Symptom clusters must be identified in patients with high-grade brain cancers for effective symptom management during cancer-related therapy.
The aims of this study were to identify symptom clusters in patients with high-grade brain cancers and to determine the relationship of each cluster with the performance status and quality of life (QOL) during concurrent chemoradiotherapy (CCRT).
Symptoms were assessed using the Memorial Symptom Assessment Scale, and the performance status was evaluated using the Karnofsky Performance Scale. Quality of life was assessed using the Functional Assessment of Cancer Therapy–General. This prospective longitudinal survey was conducted before CCRT and at 2 to 3 weeks and 4 to 6 weeks after the initiation of CCRT.
A total of 51 patients with newly diagnosed primary malignant brain cancer were included. Six symptom clusters were identified, and 2 symptom clusters were present at each time point (ie, “negative emotion” and “neurocognitive” clusters before CCRT, “negative emotion and decreased vitality” and “gastrointestinal and decreased sensory” clusters at 2–3 weeks, and “body image and decreased vitality” and “gastrointestinal” clusters at 4–6 weeks). The symptom clusters at each time point demonstrated a significant relationship with the performance status or QOL.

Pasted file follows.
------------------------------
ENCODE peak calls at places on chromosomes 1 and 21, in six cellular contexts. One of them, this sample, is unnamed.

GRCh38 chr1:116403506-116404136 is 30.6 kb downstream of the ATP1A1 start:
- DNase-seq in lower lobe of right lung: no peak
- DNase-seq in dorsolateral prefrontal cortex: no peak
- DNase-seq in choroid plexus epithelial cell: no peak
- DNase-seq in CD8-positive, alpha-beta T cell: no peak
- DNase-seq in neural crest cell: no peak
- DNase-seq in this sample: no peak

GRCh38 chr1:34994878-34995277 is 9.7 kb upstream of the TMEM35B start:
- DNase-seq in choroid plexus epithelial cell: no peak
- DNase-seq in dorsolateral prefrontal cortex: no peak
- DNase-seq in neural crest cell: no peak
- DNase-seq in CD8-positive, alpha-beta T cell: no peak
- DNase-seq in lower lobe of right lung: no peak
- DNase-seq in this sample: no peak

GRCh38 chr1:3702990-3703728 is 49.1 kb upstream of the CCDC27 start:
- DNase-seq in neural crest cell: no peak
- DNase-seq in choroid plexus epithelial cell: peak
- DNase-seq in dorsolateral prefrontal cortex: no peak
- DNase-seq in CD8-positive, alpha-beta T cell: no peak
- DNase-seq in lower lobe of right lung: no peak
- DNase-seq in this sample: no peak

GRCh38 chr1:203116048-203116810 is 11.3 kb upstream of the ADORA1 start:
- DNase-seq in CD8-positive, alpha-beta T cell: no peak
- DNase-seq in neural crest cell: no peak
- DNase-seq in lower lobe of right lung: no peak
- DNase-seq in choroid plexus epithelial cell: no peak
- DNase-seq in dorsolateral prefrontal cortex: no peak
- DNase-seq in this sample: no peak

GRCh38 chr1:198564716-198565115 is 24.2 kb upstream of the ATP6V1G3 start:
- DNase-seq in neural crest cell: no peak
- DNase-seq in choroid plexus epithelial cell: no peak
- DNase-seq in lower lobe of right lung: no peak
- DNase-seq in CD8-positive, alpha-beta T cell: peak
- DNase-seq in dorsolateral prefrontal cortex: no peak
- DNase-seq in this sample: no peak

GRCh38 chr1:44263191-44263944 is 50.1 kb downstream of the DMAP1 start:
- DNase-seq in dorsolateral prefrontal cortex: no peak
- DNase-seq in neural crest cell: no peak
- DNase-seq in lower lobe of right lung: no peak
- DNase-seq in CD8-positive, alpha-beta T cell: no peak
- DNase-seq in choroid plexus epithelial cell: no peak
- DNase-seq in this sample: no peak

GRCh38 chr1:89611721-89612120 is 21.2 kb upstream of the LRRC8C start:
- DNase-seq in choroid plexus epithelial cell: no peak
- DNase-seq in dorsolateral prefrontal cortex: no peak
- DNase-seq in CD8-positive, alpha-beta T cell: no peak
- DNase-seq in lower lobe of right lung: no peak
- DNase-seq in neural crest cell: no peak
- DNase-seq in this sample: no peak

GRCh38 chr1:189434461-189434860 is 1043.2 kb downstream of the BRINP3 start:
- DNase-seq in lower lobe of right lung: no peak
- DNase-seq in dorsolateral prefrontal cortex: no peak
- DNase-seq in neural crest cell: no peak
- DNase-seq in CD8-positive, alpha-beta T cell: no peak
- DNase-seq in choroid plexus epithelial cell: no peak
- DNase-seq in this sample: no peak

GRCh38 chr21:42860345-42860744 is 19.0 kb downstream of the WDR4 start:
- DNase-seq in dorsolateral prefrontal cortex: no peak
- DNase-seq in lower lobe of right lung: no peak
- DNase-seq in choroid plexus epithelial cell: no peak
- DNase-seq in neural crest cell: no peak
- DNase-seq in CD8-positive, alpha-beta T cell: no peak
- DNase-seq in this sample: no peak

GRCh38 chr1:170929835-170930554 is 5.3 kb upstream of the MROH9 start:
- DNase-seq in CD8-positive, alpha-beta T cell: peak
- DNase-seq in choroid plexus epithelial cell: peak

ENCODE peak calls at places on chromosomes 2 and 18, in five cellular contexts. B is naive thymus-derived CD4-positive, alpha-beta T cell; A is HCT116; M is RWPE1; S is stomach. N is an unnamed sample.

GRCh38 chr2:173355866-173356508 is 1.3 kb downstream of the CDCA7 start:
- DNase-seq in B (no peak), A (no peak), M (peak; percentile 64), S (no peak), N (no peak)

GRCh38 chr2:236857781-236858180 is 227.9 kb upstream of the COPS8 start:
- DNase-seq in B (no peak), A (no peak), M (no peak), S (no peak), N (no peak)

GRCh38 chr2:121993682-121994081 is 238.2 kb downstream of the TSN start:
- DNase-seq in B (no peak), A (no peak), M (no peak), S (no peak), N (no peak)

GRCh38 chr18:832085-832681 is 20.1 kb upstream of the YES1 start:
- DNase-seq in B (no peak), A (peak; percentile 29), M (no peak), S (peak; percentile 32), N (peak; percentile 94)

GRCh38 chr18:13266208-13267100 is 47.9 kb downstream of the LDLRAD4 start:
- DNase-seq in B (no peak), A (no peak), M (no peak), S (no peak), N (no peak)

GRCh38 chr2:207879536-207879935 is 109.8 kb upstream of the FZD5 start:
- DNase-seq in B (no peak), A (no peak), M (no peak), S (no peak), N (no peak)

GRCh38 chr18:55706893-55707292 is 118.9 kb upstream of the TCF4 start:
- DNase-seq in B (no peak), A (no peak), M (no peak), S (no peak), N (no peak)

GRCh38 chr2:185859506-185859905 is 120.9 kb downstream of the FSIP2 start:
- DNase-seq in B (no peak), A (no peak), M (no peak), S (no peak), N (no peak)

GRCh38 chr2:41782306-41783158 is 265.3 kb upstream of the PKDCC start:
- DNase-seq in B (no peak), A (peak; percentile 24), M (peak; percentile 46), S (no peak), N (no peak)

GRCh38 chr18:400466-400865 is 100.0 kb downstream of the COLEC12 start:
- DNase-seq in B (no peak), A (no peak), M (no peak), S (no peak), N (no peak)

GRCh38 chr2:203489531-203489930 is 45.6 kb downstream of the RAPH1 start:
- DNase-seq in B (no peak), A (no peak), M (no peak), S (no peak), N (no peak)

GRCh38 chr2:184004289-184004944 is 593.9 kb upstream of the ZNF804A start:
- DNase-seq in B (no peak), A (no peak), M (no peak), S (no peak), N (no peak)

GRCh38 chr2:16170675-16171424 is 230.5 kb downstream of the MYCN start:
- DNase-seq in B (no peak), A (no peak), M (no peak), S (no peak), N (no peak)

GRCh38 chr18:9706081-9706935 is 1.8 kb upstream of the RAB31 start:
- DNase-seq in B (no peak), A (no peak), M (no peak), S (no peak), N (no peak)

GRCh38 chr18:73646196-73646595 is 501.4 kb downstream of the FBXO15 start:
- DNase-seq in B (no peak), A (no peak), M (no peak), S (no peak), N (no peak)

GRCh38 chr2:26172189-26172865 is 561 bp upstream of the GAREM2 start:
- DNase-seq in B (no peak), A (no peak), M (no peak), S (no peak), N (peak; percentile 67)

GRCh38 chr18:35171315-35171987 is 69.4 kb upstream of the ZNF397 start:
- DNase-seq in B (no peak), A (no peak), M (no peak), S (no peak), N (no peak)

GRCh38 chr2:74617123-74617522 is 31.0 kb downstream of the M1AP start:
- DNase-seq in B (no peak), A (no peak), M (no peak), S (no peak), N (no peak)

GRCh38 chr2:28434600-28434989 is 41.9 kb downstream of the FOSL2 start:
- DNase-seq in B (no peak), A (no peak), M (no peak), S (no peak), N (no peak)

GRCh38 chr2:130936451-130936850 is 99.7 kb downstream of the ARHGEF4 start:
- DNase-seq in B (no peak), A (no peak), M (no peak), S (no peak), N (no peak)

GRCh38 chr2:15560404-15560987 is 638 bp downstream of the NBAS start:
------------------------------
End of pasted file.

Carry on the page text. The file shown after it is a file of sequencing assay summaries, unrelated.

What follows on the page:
Differences were observed in symptom clusters in patients with high-grade brain cancers during CCRT. In addition, the symptom clusters were correlated with the performance status and QOL of patients, and these effects could change during CCRT.
The results of this study will provide suggestions for interventions to treat or prevent symptom clusters in patients with high-grade brain cancer during CCRT.
Author Affiliations: College of Nursing, Keimyung University, Dalgubuldaero, Dalseo-gu, Daegu (Dr Kim); and Division of Nursing Science, College of Health Science, Ewha Womans University, Daehyun-Dong, Seodaemun-Gu (Dr Byun), Seoul, Korea.
This research was supported by the Keimyung University Research Grant of 2016 and a revision of the first author’s doctoral thesis from Ewha Womans University.
The authors have no conflicts of interest to disclose.
Correspondence: Sang-hee Kim, PhD, MCN, RN, College of Nursing, Keimyung University, 1095 Dalgubuldaero, Dalseo-gu, Daegu, South Korea (email@example.com).
Accepted for publication May 19, 2016.